Israel's national baseball team

Israel's national baseball team at the European Championships in Germany. 

I have had enough with the politics of forming a government here and of impeaching a president in the United States. Enough of global warming and insulting a teenage girl trying to rally the world to her cause. Enough of boycott, divestment and sanctions and terror threats.

Right now I just want to think about baseball. Here in Israel the baseball is, well, Olympian.

That’s because on Sept. 22, Israel’s national baseball team qualified for a spot in the 2020 Tokyo Olympics, only the second team to do so behind host Japan, which gets an automatic place.

Oh, and only six national teams from around the world will compete at the games, where baseball is making an appearance for the first time since 2008.

The accomplishment feels nothing short of miraculous. And it certainly would not have happened without the commitment of nearly two dozen Jewish-American players who made the huge commitment to join the Israeli team.

Unlike other American Jews who have played with Israel in the World Baseball Classic, who only have to be eligible for Israeli citizenship in order to participate, Olympic players must be actual citizens. And Israel is not the only country who has granted dual citizenship to American ballplayers to add experience to their national teams with big Olympic dreams.

While some of the American players already had Israeli citizenship through Israeli parents who long ago left the country to work in the United States, most have claimed their citizenship in recent months, during which time they also soaked up their new country with visits to religious, recreational and educational sites such as Yad Vashem, which reportedly has only strengthened their resolve to represent Team Israel.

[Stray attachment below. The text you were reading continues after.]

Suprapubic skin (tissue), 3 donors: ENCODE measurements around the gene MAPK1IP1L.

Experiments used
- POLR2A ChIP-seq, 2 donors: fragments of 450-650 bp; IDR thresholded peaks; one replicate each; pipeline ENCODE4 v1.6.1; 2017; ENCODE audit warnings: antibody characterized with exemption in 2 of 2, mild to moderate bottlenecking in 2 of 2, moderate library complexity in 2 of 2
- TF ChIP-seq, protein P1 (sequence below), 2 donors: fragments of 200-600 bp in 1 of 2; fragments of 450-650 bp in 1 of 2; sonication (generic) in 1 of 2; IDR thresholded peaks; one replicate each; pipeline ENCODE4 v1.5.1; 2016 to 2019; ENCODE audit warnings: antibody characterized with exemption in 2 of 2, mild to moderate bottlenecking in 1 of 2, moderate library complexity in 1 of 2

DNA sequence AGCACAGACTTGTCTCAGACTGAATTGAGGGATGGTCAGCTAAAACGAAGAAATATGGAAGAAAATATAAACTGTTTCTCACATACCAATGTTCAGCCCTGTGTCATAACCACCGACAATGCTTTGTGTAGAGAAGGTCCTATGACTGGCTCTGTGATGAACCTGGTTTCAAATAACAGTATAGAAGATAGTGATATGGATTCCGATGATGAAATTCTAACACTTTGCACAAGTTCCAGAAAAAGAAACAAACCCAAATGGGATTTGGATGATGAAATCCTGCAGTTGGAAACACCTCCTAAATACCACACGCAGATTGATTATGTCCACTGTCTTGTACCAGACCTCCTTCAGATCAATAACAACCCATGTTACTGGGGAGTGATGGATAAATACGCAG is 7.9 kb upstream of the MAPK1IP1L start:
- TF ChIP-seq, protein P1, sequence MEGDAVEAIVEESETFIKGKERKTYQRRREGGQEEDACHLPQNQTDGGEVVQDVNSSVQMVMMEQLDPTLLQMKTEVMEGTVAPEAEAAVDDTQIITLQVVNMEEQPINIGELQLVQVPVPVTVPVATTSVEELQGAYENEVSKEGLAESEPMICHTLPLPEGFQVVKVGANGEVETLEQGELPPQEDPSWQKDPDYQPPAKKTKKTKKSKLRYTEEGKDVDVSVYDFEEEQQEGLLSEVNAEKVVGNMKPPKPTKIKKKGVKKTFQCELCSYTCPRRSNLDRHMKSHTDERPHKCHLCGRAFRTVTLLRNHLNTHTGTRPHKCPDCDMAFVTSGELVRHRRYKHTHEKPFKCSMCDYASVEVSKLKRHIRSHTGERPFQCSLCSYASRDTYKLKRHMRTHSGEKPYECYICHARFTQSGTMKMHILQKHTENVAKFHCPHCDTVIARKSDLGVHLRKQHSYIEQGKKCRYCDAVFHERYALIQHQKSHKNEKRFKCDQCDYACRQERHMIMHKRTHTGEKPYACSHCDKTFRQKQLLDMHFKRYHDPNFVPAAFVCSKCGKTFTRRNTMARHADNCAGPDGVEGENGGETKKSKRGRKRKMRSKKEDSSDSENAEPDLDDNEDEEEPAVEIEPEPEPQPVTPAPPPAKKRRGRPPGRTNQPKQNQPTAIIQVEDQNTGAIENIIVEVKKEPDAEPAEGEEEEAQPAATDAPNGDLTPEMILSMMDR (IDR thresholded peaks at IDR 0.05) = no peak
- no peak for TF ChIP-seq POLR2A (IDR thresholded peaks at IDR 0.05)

Some players, such as outfielder Jeremy Wolf, 25, who played in the minor leagues and visited Israel on a Birthright trip, plan to make Israel a full- or part-time home.

Wolf and his teammates told the Washington Post in interviews that their Olympic mission also includes exciting more Israeli kids about playing baseball.

“That starts with the Olympic team acting as role models for a generation that has never seen ballplayers wearing Stars of David on their uniforms,” the Post noted.

And even though the players are not religious, they all wear blue kippot emblazoned with a white Star of David, so when they remove their caps at the beginning of the game for Israel’s national anthem “Hatikvah,” their heads remain covered.

Baseball does have a following in Israel, though mostly in communities with large populations of expat Americans. The Israel Association of Baseball, founded in 1986 by a group of former American baseball enthusiasts living in Israel, now has about 1,000 participants throughout the country from Little League to adult.

My two sons played in Little League here, and attending the games to cheer them on took me back to years of sitting on the sidelines watching my brother play in a Cleveland-area league. Same game, same enthusiasm and sportsmanship, an ocean apart. I am so grateful they had an opportunity to play America’s pastime as Israeli kids.

But lest you think the Israeli team is just a bunch of Americans playing ball in a different country, Team Israel catcher Nick Rickles, 29, whose day job is coach for the Milwaukee Brewers development teams, tried to set the record straight in an interview with Israel’s Sport 5 channel.

“They say we are Americans who play for the Israeli team, but we are Israeli in everything,” Rickles said. “We have citizenship and a passport. In the early days, a reporter asked me what it feels like to be a bunch of Americans playing for the team and I said ‘Where are the Americans? I see a bunch of Israelis, with the name Israel on our uniforms.’ None of us has his last name on the back of the uniform because we don’t play for ourselves. We play for the name that is on the front of the shirt – Israel. I am proud and happy to have played for Israel.”

He also said: “I do not agree at all with those who say that we’re a bunch of Americans playing. There’s a reason we have dual citizenship, we have earned the right to feel that Israel is a second home for us and we take it with us to the Olympics.”

Next year in Tokyo!

Marcy Oster is a former Ohio resident who covers the Middle East for the Columbus Jewish News from Karnei Shomron in the West Bank. To read more of Oster’s columns, visit


Letters, commentaries and opinions appearing in the Columbus Jewish News do not necessarily reflect the opinions of the Columbus Jewish Publication Company, its board, officers or staff.